2015 has been a hard year to call one way or the other as the only consistent trend among domestic equities has been steady outperformance by consumer discretionary stocks (thank you Amazon) and more of the same from the energy sector. While one month does not a trend make, there was a distinct shift last month that could show investors are falling in love again with some of their old favorites.
July was a major month for the classic defensive equity plays as both utilities and consumer staples managed to deliver solid outperformance against the broader market after a challenging start to 2015. “Less Bad” was all it really would have taken to capture the attention of investors after the wild ride that markets took in July but both sectors managed to turn heads by delivering positive returns instead of just “less negative” performance. Utilities were the stand out performer among the different sectors with a 6.1% return for the Utilities Select Sector SPDR Funds’ (XLU) compared to a more modest 1.9% gain for the S&P 500 which is still small compensation to those investors who held the fund through the first half of the year when it delivered an uninspiring loss of 10.7% after a 28.7% gain in 2014 that outperformed the S&P 500 by 1500 bps. That solid outperformance helped the fund add over $1.7 billion in new assets in 2014 but easy come, easy go and $1 billion flowed right out of the fund again in the first half of the year. But thanks to a major shift in momentum in late June, the fund started the third quarter off on the right foot with a solid $360 million inflow for the month of July.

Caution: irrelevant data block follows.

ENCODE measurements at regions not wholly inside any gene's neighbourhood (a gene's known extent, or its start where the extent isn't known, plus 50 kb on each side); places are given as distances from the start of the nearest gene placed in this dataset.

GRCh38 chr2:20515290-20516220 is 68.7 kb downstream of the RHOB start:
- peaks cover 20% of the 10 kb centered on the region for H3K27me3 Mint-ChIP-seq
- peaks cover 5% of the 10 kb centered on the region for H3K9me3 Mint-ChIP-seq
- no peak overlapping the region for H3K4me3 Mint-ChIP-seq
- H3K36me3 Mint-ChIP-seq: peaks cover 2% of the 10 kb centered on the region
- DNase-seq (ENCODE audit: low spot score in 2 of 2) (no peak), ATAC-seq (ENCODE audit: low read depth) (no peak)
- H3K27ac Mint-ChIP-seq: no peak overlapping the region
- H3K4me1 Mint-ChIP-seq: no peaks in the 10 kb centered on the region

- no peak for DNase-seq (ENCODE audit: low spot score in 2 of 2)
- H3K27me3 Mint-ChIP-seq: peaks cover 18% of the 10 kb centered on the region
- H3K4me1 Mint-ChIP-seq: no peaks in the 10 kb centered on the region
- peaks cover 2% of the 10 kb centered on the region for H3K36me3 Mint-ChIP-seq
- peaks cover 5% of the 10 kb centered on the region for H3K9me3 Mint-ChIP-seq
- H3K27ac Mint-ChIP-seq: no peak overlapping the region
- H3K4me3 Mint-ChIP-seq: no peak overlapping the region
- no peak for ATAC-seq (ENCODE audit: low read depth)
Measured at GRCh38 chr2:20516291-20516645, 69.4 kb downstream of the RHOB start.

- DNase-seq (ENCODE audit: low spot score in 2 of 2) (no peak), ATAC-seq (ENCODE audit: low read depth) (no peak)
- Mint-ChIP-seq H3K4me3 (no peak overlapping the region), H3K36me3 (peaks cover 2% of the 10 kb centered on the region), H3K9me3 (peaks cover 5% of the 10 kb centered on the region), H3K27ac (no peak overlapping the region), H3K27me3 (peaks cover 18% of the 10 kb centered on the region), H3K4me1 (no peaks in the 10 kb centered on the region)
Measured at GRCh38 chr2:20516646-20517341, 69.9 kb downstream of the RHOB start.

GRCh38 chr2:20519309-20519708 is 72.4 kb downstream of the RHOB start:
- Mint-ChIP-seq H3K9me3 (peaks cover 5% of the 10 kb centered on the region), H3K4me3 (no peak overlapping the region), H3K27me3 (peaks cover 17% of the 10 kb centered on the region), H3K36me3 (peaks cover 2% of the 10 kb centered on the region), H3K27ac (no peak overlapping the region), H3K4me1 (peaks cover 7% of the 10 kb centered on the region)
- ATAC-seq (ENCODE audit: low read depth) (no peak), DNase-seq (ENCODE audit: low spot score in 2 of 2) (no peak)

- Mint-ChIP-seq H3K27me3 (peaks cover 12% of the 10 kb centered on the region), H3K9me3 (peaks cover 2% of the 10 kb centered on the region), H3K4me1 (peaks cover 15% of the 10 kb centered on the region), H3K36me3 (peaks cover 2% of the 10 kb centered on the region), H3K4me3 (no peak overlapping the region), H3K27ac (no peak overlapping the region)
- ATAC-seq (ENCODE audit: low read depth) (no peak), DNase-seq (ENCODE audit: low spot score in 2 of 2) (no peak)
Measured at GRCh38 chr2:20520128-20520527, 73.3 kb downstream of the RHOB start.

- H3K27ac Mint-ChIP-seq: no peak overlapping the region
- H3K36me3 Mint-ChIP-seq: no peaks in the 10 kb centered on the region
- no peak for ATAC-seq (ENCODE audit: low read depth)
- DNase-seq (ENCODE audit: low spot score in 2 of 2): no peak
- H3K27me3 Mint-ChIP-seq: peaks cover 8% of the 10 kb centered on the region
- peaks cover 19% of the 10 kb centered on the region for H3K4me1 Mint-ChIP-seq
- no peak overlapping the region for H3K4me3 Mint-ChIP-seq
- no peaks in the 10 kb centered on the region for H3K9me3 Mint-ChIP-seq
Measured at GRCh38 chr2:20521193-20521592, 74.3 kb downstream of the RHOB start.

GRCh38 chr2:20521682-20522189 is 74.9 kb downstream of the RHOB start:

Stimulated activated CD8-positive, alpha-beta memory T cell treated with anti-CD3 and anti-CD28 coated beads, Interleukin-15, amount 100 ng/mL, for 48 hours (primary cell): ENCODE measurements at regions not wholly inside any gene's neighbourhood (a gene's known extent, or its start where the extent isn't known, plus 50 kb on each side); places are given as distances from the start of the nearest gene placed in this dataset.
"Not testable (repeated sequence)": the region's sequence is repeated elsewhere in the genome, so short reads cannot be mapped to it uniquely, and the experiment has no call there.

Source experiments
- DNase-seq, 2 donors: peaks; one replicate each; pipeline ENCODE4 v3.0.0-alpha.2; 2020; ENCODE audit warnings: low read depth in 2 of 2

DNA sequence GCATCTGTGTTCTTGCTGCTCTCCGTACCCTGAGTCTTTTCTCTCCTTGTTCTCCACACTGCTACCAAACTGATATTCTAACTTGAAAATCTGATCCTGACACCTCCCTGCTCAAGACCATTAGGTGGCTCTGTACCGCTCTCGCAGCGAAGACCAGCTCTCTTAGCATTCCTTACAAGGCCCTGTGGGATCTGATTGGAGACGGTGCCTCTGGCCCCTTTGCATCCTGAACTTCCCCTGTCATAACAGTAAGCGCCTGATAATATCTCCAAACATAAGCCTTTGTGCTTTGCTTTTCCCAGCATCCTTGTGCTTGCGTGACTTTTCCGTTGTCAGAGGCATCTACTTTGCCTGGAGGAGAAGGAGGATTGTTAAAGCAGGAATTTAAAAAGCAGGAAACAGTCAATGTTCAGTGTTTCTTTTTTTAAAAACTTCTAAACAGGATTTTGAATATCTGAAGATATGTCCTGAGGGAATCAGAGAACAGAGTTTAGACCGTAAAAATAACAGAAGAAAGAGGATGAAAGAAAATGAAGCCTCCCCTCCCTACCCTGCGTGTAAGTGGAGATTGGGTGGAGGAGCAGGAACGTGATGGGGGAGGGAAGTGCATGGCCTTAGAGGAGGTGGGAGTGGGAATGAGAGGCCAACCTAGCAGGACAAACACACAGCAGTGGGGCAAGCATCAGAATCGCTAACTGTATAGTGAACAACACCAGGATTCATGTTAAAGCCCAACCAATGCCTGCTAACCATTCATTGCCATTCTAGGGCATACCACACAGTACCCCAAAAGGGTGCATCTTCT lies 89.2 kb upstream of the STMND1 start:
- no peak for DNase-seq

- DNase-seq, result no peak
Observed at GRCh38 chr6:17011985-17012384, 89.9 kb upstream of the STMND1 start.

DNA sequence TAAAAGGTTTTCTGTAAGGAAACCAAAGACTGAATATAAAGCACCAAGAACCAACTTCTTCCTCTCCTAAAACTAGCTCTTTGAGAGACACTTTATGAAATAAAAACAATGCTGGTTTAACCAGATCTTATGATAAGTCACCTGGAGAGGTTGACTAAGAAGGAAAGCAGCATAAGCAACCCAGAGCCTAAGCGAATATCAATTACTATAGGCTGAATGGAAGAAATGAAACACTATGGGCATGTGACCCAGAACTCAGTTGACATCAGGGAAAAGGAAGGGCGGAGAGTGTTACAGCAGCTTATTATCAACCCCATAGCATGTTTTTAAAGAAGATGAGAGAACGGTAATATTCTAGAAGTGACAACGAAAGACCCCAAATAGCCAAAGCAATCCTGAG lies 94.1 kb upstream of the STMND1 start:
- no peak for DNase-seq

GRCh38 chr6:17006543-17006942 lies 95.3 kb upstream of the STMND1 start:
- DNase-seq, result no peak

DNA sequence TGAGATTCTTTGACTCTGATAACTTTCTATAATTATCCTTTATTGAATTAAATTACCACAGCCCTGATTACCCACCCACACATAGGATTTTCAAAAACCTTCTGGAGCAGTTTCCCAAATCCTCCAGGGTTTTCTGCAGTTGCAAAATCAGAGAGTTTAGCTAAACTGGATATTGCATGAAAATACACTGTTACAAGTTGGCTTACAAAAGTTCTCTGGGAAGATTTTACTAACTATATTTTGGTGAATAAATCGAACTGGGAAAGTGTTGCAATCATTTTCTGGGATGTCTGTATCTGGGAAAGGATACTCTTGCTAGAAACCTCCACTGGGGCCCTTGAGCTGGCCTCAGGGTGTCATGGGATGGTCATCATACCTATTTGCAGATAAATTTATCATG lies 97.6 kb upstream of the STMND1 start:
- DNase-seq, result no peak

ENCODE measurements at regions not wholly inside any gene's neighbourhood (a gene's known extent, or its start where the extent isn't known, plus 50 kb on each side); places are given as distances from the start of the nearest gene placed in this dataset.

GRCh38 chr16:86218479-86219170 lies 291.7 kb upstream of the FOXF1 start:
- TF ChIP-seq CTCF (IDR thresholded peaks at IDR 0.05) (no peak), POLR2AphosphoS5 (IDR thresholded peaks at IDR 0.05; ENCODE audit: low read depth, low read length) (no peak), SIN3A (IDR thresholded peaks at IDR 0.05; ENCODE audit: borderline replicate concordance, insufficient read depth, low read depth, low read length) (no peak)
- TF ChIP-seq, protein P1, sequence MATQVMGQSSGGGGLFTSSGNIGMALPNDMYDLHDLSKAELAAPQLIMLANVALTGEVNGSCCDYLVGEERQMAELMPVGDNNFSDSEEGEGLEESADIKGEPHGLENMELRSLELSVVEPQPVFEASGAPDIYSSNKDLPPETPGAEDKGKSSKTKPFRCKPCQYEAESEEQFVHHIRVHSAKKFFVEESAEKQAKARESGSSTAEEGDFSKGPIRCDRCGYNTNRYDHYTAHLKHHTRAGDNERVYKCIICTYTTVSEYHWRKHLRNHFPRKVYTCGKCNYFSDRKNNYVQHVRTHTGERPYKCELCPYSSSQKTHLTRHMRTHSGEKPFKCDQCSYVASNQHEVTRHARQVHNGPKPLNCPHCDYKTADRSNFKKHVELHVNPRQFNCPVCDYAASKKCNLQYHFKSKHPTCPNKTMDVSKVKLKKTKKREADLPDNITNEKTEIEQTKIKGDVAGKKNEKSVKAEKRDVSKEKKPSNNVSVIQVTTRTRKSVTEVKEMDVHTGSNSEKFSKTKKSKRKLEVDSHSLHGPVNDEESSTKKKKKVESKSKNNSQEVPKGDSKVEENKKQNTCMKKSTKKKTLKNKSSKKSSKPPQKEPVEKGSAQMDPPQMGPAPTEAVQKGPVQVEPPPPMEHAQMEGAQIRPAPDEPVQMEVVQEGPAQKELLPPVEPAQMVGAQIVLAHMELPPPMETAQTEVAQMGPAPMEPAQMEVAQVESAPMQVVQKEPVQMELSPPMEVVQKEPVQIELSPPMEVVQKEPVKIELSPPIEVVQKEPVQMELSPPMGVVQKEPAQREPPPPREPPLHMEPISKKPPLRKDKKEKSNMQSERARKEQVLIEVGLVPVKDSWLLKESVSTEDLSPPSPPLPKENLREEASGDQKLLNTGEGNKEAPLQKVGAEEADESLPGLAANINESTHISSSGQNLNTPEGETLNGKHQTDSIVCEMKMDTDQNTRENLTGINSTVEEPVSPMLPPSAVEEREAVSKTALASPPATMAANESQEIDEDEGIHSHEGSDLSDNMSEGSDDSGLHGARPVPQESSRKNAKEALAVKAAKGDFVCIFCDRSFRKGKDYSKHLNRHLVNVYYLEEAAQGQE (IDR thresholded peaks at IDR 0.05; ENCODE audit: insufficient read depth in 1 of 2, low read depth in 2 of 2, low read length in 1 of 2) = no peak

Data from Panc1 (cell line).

The pain felt by XLU at being left to dance all alone was nothing compared to the Consumer Staples Select SPDR Fund (XLP) which enjoyed a much more modest 2014 where it solidly outperformed the S&P 500 by 200 bps and pulled in another $2.3 billion in new assets. While the fund had a much better first half compared to XLU with a loss of only .62%, investors looking to make up missed performance all rushed to financials and tech stocks in unison and took over $2.6 billion of XLP’s assets with them in the process and leaving the fund a net asset loser in the process. But like XLU, XLP steadily picked up momentum against the other sectors of the S&P 500 as it found its legs on June 16th with the consumer staples bell weather outperforming the broader market to the end of July by 141 bps. That momentum improvement helped stopped the bleeding after a difficult five months; XLP saw $330 million leave the fund in May but only $70 million left in June and with the funds changing fortunes investors are finding something to love about one of the markets homelier sisters with over $530 million in new assets in July or about an 8% increase in one month!